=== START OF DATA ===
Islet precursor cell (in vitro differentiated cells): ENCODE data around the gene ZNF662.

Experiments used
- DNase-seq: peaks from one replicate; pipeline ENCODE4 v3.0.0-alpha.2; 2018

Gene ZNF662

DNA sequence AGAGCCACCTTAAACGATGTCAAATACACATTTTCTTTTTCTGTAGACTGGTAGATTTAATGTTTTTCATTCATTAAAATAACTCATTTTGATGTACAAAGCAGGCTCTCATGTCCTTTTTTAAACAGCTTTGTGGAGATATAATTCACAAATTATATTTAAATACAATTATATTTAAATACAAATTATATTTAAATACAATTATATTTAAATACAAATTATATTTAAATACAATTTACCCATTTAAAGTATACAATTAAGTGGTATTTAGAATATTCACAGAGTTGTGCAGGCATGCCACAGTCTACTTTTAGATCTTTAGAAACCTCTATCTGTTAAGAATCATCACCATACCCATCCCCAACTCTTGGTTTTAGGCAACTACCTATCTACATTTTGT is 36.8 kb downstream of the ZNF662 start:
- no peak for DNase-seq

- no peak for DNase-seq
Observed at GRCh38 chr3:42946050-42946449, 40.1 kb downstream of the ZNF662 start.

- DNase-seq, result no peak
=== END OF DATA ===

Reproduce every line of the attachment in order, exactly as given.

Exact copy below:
Islet precursor cell (in vitro differentiated cells): ENCODE data around the gene ZNF662.

Experiments used
- DNase-seq: peaks from one replicate; pipeline ENCODE4 v3.0.0-alpha.2; 2018

Gene ZNF662

DNA sequence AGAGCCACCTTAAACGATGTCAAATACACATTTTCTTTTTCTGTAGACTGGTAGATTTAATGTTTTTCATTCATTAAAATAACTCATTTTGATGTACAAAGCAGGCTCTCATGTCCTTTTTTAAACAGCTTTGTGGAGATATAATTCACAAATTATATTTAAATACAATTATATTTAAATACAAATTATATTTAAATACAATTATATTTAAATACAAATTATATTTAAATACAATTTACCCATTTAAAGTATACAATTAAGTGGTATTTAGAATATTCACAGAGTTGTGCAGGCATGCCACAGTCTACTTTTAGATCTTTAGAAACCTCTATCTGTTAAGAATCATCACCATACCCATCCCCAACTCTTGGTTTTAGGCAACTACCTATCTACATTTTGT is 36.8 kb downstream of the ZNF662 start:
- no peak for DNase-seq

- no peak for DNase-seq
Observed at GRCh38 chr3:42946050-42946449, 40.1 kb downstream of the ZNF662 start.

- DNase-seq, result no peak